Victims of Abuse Find A Second Chance at Life in Alena Dillon’s ‘Mercy House’ [REVIEW]

Brooklyn

A Brooklyn nun will do whatever it takes to protect the women she shelters in Alena Dillon’s debut novel, Mercy House. (Photo courtesy Canva)

She lives by a strict moral code and has a strong sense of justice. The people in her charge are like family and she’ll do whatever it takes to protect them. But she’s not a cop. She doesn’t even work in the justice system. Instead, she’s a nun who won’t take flack from anyone. Welcome to Mercy House. Read more of this post

‘The Spirit of Fire’: Six Questions for Susanne Dunlap [INTERVIEW]

Susanne Dunlap

Susanne Dunlap is the prolific author of the Orphans of Tolosa trilogy.
(Photo by Sigrid Estrada)

Looking back at all those history classes I took during college, I recall being fascinated by the time period surrounding the Crusades. It was a bleak era filled with much bloodshed, and yet the stories of the Templar knights always seemed mysterious and adventurous despite it all. Now Susanne Dunlap brings those same qualities to her own work with her engrossing Orphans of Tolosa trilogy, and its latest installment, The Spirit of Fire. We were delighted she stopped by to chat about the new volume. We hope you enjoy this exclusive interview. —J&H Read more of this post

Elly Griffiths’ ‘The Woman in Blue’ Is Profoundly Entertaining [REVIEW]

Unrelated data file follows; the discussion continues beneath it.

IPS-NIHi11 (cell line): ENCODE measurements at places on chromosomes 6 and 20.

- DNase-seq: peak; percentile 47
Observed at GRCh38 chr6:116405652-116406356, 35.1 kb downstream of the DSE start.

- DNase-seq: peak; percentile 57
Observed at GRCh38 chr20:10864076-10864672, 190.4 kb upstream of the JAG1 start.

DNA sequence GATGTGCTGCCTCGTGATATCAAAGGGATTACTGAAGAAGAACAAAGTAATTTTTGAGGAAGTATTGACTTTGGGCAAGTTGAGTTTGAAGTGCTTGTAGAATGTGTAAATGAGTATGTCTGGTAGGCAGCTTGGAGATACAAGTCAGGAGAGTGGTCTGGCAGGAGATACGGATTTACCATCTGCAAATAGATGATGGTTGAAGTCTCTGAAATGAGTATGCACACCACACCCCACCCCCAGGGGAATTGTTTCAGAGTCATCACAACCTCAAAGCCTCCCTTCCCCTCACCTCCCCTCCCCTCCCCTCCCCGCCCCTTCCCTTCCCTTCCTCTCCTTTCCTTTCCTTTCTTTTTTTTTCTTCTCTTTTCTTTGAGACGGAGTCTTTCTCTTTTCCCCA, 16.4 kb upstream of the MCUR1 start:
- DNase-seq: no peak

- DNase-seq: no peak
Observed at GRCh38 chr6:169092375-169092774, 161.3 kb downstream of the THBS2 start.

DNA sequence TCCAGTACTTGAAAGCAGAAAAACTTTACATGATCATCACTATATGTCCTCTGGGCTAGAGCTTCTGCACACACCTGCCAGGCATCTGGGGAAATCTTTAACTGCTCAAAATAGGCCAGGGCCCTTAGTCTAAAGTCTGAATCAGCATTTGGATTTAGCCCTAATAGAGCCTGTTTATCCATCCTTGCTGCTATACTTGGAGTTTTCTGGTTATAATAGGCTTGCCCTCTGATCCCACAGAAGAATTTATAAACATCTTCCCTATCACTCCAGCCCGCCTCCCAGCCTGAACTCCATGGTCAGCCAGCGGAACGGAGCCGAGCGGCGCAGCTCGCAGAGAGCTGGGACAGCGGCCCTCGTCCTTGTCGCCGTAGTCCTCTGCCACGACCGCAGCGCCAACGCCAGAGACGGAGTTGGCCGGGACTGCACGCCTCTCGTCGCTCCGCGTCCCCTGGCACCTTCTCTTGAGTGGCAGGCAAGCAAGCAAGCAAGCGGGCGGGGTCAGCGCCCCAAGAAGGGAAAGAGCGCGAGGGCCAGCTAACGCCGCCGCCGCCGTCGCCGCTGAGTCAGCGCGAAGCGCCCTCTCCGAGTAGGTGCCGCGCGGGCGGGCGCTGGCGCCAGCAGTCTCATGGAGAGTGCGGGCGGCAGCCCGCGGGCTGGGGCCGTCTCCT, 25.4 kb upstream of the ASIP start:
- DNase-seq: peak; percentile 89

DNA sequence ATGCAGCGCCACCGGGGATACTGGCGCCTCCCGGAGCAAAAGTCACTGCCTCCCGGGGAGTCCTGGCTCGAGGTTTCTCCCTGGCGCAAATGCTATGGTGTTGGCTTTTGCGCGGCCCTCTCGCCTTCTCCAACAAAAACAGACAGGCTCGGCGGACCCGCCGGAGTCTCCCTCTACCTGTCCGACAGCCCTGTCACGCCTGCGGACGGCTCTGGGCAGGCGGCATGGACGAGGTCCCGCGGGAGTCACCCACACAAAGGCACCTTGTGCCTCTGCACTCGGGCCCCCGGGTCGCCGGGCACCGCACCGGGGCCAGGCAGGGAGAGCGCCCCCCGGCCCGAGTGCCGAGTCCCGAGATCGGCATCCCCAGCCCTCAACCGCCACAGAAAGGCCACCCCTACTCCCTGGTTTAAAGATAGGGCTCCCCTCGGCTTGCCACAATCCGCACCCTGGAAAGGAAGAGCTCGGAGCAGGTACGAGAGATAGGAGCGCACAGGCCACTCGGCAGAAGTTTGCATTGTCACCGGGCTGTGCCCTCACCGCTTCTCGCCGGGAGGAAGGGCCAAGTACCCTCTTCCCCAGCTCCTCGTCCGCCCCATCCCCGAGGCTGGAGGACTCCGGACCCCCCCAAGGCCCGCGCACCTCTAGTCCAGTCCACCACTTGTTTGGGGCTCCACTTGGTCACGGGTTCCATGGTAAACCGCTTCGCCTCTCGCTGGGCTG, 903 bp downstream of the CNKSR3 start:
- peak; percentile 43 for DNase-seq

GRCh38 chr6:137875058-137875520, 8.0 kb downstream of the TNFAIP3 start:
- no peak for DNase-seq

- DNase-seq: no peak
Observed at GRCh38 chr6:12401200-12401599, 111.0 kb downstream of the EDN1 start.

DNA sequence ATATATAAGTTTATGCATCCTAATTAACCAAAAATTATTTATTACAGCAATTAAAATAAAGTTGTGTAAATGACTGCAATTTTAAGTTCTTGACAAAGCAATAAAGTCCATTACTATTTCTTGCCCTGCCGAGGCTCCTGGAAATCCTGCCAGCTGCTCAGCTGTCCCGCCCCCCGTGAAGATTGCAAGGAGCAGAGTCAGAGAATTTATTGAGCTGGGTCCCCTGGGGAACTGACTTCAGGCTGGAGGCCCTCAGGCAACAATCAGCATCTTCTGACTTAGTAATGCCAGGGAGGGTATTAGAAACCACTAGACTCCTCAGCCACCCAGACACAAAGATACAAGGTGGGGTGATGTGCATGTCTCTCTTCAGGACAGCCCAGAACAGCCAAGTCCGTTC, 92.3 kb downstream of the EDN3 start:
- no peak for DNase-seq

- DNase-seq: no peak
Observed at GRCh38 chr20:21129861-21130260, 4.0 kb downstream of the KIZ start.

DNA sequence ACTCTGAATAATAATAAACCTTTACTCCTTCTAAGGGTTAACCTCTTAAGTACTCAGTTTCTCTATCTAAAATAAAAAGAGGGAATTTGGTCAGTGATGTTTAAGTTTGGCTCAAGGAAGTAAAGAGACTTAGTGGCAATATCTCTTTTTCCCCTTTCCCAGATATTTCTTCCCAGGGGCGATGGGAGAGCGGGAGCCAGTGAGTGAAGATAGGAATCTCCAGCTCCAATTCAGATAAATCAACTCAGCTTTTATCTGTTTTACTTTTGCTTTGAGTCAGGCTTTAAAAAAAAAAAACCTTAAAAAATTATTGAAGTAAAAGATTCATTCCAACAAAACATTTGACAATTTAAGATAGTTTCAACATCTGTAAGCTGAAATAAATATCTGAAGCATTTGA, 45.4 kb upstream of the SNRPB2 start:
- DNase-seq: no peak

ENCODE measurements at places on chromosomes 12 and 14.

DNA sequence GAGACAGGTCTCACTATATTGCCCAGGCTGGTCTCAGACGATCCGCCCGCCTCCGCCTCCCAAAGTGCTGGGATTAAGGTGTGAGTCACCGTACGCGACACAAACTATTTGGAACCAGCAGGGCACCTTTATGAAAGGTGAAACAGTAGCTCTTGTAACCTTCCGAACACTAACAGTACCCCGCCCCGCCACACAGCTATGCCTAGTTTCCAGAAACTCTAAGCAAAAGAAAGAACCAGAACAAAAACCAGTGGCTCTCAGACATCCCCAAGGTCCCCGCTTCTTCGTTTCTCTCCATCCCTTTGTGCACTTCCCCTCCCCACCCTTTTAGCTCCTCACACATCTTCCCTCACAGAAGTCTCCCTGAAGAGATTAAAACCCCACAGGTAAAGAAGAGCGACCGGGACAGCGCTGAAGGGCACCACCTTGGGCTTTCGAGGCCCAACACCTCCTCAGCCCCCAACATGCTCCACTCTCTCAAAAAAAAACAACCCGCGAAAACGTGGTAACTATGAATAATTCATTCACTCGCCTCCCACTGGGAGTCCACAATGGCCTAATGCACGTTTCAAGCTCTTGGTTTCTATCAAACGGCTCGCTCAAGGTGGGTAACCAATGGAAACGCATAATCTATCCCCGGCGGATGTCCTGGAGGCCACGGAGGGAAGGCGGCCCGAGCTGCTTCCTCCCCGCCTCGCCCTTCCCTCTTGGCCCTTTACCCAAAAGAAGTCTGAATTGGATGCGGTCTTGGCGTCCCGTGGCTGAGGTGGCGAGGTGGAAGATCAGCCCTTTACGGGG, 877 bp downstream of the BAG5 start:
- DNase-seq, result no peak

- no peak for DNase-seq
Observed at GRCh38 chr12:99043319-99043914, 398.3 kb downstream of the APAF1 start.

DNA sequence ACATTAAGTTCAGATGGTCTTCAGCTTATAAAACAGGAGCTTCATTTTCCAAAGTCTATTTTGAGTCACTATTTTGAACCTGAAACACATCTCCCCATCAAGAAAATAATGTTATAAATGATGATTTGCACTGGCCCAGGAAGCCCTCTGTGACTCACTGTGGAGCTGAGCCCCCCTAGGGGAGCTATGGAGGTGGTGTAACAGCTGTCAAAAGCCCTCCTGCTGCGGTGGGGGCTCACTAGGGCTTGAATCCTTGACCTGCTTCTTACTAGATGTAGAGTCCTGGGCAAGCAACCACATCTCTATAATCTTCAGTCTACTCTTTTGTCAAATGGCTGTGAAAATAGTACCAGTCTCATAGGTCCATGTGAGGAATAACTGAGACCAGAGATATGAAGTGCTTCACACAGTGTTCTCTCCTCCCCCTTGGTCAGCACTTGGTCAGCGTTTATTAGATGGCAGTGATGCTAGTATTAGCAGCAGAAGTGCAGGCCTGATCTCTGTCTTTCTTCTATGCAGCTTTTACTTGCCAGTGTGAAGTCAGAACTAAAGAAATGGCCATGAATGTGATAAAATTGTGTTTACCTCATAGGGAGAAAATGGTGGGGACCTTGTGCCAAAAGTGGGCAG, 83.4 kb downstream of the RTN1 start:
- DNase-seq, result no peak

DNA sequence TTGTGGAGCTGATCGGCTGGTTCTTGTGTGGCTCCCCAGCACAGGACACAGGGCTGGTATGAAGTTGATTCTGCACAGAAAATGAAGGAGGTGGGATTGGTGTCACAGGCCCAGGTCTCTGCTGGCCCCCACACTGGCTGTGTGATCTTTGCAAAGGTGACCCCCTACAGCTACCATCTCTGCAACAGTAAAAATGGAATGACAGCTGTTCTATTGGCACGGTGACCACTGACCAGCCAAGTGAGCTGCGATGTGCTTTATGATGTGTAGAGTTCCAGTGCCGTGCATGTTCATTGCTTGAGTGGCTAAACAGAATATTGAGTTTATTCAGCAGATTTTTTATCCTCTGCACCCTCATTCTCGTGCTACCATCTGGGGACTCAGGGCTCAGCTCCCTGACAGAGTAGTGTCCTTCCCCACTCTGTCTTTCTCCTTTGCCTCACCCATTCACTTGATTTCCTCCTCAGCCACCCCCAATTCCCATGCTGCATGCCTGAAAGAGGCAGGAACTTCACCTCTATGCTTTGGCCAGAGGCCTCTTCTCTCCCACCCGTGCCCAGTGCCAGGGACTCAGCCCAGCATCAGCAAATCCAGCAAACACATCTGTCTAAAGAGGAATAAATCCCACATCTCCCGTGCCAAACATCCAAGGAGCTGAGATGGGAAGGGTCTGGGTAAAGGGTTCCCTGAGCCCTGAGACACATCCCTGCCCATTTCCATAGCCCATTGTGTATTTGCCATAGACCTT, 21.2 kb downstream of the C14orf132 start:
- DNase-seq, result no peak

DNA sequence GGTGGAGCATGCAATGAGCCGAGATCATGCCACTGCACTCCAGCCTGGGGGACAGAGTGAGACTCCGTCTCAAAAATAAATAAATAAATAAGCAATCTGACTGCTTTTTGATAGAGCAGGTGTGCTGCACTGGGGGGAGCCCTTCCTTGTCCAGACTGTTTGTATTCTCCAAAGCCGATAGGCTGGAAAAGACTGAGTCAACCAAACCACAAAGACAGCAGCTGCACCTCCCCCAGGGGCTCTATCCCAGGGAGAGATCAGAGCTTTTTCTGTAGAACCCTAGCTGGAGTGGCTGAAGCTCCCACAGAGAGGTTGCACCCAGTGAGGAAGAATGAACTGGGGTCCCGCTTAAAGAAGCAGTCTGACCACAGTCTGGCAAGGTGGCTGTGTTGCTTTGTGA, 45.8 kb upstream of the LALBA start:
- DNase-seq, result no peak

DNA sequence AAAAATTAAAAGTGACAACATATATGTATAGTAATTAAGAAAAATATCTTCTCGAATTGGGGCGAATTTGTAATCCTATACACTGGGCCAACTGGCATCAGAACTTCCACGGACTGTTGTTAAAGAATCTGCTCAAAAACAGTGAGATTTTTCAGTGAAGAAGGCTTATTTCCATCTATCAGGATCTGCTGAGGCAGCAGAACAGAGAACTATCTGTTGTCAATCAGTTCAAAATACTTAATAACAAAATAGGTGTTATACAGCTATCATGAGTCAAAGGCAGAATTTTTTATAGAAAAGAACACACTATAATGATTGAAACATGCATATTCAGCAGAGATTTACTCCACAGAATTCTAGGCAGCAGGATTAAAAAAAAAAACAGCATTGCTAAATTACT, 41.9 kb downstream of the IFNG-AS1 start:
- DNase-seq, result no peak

The Church of St. Peter in Walsingham

Medieval Walsingham is the perfect backdrop for an ominous story filled with murder, mayhem and thinly-veiled threats. (Photo by Spencer Means, Flickr)

Elly Griffith’s latest Dr. Ruth Galloway novel, The Woman in Blue, unfolds like a deadly, mysterious flower in the medieval village of Walsingham. With haunting, elegant prose, readers are lured into a story populated by quirky characters, an intriguing landscape, and an impossible whodunit that will keep them guessing.  Read more of this post

Danielle Steel’s ‘Blue’ Is Uplifting and Inspiring [REVIEW]

Woman and boy walking in snow

When a human rights activist and a homeless boy meet by chance, their lives are changed forever in Danielle Steel’s BLUE. (Photo by Arcangel/Stephen Mulcahey)

In Danielle Steel’s latest bestselling novel, Blue, former journalist Ginny Carter works in the trenches of some of the most dangerous hot spots on the planet, helping others as a human rights activist. She pays no heed to the danger she faces every moment of the day, much to the chagrin of her sister.

Yet having suffered from so much personal loss herself, Ginny feels she has nothing left to lose, at least until the fateful night a 13-year-old homeless boy named Blue enters her life. As the two become friends, old wounds open and suddenly Ginny finds herself on a new crusade, one that could bring the entire world down on both of them and ultimately change both their lives forever.  Read more of this post